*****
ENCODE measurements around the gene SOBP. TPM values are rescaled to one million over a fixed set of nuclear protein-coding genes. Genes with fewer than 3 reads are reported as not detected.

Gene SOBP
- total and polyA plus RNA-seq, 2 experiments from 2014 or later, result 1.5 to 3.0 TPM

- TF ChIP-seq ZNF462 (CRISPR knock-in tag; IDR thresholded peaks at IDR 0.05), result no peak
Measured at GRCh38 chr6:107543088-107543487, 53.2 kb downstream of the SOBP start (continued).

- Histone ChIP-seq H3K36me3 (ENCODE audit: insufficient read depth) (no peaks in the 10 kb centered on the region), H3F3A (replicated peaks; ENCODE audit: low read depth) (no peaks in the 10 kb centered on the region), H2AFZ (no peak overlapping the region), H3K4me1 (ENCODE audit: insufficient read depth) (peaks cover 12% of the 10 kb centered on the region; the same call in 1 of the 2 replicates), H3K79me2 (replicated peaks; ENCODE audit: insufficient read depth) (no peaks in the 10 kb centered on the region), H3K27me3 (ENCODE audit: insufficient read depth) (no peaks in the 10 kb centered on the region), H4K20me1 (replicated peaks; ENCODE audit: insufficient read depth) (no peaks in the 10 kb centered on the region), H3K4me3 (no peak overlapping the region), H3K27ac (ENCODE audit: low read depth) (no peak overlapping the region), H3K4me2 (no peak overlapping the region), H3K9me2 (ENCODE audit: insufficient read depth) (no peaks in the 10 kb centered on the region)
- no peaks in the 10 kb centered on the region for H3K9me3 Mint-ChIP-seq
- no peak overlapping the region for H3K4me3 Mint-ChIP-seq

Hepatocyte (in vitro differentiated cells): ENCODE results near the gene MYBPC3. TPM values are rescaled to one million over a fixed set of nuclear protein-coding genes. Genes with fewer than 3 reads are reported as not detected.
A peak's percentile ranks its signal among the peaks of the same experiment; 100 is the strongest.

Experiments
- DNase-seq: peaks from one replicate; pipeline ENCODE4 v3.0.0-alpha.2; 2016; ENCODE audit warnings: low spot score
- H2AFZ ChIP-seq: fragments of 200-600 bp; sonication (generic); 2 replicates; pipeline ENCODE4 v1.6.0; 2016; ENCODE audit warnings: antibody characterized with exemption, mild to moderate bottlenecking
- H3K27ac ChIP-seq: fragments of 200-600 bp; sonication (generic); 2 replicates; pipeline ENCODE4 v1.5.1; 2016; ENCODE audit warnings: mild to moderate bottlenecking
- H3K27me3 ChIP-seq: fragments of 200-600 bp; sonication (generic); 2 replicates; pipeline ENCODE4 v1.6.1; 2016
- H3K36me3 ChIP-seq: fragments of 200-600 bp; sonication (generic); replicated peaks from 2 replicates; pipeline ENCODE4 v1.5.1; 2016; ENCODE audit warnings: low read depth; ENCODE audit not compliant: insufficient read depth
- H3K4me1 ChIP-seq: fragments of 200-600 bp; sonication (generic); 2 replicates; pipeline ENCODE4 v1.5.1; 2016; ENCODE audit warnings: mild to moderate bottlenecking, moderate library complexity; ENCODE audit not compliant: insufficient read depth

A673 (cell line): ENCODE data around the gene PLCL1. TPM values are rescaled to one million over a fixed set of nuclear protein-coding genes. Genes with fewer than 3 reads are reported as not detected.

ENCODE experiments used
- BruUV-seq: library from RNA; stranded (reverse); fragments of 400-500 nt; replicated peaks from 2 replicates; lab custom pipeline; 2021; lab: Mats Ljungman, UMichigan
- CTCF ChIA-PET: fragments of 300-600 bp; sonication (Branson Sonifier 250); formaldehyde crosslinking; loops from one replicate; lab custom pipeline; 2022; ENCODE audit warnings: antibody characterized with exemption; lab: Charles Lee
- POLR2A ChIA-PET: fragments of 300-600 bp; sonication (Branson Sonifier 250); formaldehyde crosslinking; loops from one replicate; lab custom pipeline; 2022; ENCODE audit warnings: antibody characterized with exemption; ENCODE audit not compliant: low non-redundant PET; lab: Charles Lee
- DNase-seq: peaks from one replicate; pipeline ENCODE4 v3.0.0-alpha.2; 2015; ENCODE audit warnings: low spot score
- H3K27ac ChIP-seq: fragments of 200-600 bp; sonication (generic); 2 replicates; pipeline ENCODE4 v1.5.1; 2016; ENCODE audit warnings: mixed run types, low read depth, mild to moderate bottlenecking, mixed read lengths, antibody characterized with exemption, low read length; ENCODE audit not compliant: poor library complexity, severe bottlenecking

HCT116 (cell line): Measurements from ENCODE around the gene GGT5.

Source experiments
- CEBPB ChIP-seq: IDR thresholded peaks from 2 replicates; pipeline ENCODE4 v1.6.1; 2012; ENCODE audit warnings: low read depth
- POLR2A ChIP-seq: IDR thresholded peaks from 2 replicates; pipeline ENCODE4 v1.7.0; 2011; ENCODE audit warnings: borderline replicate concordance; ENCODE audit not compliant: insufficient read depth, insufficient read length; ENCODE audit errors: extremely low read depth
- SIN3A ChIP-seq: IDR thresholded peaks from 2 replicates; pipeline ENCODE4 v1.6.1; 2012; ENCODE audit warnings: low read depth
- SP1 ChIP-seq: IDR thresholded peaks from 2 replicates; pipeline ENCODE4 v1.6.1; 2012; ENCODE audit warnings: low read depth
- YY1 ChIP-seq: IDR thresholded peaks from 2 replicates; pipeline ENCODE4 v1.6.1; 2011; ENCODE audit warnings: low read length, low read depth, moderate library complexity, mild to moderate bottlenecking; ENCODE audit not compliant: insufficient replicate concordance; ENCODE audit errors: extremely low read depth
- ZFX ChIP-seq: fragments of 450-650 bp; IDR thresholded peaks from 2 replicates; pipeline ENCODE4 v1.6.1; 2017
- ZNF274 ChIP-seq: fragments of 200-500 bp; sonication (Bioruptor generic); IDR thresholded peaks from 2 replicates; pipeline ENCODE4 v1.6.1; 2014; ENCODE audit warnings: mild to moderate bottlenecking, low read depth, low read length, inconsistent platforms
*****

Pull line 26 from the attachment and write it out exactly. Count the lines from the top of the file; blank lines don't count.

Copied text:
Source experiments